Currently Browsing: Splendid things

Things that just keep passing by

Sei Shonagon lists “Things that just keep passing by: A boat with its sail up. People’s age. Spring. Summer. Autumn. Winter.”

This autumn there are some very cool days and one thinks about changing clothes to wools and long sleeved flannel shirts. But then the very next day the temperature soars into the 70s and there is renewed hope that the summer will linger forever though signs in the garden tell us winter is quickly approaching.

Sunsets and sunrises are lavish with color. Pale pinks and oranges flood the sky. Trees and shrubs wear a brocade of woven hue: reds, oranges, pale green, and brown. Ferns and grasses spell the end of the year, dahlias and salvias throw out the best of the season. It is truly a splendid time.


It is delightful when there has been a dawn rain

It is delightful when there has been a dawn rain shower and then when the early morning sun comes out drops of water on the leaves sparkle like millions of diamonds.





I suddenly looked around

It’s late September and yesterday was the first day of autumn – officially. The days have been getting colder but I’ve been more concerned about the drought we’re in and the new plants I need to keep watered to notice much else.

But today I drove to town and everything seems to have changed. Even the most ordinary things are beautiful:  farm fields, newly harvested squash, an old rusty fence.









Things That are Near Though Distant

Across the street

Sei Shonagon is very brief in her list of ‘Things That are Near Though Distant’. She lists:

  • Paradise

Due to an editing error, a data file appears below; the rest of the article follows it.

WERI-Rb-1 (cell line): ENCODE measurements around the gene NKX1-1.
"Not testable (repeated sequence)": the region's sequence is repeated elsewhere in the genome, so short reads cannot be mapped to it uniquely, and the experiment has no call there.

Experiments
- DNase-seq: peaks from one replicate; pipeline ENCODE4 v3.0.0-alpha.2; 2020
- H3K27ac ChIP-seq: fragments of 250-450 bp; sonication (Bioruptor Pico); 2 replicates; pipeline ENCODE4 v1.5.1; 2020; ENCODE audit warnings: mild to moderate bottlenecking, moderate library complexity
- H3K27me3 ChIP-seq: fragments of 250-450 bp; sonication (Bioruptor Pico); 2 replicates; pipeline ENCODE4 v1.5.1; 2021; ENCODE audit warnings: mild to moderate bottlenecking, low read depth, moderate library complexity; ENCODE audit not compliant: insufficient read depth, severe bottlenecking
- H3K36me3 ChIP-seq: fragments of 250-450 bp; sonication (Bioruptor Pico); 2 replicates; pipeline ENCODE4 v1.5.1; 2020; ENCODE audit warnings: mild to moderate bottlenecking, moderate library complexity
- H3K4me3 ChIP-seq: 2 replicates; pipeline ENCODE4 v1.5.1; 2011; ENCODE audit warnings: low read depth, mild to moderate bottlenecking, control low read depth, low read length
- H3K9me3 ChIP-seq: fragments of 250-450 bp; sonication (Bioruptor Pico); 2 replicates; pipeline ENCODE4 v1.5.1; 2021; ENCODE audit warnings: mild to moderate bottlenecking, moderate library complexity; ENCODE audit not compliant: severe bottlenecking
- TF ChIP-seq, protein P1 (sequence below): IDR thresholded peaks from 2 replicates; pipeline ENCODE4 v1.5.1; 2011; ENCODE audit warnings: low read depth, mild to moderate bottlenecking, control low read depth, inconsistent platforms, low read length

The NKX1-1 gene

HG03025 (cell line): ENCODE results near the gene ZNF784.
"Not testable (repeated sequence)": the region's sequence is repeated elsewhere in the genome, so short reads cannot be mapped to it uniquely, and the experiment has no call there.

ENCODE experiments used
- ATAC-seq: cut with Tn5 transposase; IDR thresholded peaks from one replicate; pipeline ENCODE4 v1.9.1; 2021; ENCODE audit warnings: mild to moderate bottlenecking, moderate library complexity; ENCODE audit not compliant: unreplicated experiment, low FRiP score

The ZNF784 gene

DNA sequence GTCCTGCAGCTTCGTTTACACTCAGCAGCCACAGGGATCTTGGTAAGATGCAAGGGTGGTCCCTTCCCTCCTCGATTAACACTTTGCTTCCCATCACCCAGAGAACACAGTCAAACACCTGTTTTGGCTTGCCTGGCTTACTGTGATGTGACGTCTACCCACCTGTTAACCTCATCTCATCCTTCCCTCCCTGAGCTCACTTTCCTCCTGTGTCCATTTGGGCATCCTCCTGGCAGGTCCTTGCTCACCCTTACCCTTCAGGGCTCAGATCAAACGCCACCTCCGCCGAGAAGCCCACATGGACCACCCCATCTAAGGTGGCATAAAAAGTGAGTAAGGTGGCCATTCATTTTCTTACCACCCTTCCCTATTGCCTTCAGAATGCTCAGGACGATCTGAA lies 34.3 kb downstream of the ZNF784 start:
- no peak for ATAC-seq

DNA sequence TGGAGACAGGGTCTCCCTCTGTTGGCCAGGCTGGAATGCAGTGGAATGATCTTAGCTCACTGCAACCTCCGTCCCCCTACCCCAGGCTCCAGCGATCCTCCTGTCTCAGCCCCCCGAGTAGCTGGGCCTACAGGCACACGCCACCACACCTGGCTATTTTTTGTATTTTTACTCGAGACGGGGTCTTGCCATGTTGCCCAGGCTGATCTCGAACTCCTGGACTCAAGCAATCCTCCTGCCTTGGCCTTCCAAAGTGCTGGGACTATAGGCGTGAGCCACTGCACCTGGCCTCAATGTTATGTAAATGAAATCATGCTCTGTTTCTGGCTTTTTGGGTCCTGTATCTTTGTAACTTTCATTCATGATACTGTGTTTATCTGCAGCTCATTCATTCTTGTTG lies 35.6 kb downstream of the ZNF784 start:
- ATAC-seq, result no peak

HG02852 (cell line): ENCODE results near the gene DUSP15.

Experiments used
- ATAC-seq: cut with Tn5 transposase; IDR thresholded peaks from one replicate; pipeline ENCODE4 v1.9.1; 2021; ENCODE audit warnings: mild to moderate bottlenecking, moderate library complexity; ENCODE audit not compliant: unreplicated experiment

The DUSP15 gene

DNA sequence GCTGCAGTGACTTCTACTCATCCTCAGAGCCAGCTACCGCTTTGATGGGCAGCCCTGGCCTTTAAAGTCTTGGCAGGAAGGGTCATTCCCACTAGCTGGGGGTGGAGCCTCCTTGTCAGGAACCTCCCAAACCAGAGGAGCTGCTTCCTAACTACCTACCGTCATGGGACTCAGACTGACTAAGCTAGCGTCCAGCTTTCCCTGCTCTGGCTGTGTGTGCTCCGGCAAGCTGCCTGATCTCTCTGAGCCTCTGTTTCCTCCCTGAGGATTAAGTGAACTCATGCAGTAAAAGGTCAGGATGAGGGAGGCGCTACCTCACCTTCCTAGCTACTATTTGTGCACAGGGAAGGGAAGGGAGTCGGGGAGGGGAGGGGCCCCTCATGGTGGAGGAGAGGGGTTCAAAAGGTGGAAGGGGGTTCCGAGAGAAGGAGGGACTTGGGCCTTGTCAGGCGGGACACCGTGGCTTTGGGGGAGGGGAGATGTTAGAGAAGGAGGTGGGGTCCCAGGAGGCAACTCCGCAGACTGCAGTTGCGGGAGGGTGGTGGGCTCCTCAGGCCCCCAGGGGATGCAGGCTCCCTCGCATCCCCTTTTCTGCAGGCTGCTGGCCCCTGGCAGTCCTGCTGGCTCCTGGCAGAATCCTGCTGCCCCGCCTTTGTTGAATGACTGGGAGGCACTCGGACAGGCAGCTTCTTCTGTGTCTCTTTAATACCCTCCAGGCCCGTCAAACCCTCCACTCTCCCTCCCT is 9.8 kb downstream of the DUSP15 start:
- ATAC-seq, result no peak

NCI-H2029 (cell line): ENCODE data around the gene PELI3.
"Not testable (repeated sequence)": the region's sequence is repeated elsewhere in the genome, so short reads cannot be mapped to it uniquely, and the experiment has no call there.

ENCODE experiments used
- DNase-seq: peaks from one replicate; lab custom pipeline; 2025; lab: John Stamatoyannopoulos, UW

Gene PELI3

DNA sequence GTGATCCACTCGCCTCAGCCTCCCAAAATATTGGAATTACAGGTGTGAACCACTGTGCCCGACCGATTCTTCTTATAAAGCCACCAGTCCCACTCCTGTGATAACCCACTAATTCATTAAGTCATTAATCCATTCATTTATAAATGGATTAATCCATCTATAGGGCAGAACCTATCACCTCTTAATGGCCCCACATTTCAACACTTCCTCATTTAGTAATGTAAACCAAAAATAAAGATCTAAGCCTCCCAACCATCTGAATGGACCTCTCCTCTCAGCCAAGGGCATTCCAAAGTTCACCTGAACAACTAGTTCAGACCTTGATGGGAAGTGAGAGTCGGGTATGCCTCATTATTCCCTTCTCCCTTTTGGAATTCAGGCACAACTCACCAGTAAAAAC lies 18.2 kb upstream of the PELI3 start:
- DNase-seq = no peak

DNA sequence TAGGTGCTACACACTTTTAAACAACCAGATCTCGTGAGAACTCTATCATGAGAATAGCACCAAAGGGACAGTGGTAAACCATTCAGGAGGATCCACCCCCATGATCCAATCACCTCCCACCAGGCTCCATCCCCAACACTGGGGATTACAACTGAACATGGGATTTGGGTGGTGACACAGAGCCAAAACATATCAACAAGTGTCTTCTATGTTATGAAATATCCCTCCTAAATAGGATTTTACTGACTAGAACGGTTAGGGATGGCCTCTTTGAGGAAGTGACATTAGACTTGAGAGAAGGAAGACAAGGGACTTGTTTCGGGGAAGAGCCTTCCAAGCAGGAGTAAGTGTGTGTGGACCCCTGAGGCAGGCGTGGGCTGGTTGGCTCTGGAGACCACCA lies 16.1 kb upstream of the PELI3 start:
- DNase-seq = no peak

• The course of a boat
  • Relations between a man and a woman

I’m sure she’d agree with my addition of Rainbows

Across the street to the right – same rainbow

Nothing is more splendid than rank

Sei Shonagon said there is “…nothing more splendid than rank”. She was referring to the rank of nobility in medieval Japan. But I’m referring to my nephew Nick LaCava and his bid for the US Olympics. We leave for Switzerland on Friday to cheer his boat, the Lighweight Mens 4, in qualifying for the 2012 Olympics in London. I can’t believe it.

In case you don’t know, rowing is a demanding sport. Just take a look at Nick in this photo (he’s the one wearing sunglasses in the lower right)

The London Times says

“You don’t have to be super-skilled to be good at rowing; there’s basically just one simple sequence of movements to learn in order to master the technique.

The hard part is repeating that sequence, up to 40 times a minute, for six or more minutes. Strength and endurance are obviously essential. If you are rowing in a crew, synchronisation and teamwork are also necessary.

Also, before we forget, size does in fact matter in rowing. In 2007 Dr Niels Secher, an exercise scientist at the University of Copenhagen, was able to predict the speed of rowers accurate to one per cent based on their body size and weight of their boat.

He found that taller, more muscular rowers (often over 6ft 3in and 15st) with low levels of body fat were able to get more oxygen in their muscles and generate more power.”

I think the London Times is understating things a bit. Rowing is a punishing sport that requires tremendous drive, endurance and years of dedicated training.

We’re hoping that Nick and his boat will qualify for the Olympics. We’ll know by next Wednesday. But even still, to get this far is an incredible achievement. A well known Zen phrase is ” Buji Kore Kinin”. Translated this means “A noble man is one without rank” or  “True man without rank”. As Zen students this is what we aspire to in our practice. In Nick’s case, we’re thrilled at his ranking –  just as it is.

Note: Nick did make it to the 2012 London Olympics and they did really well. He’s now going back to Grad school but misses the competition on the water.

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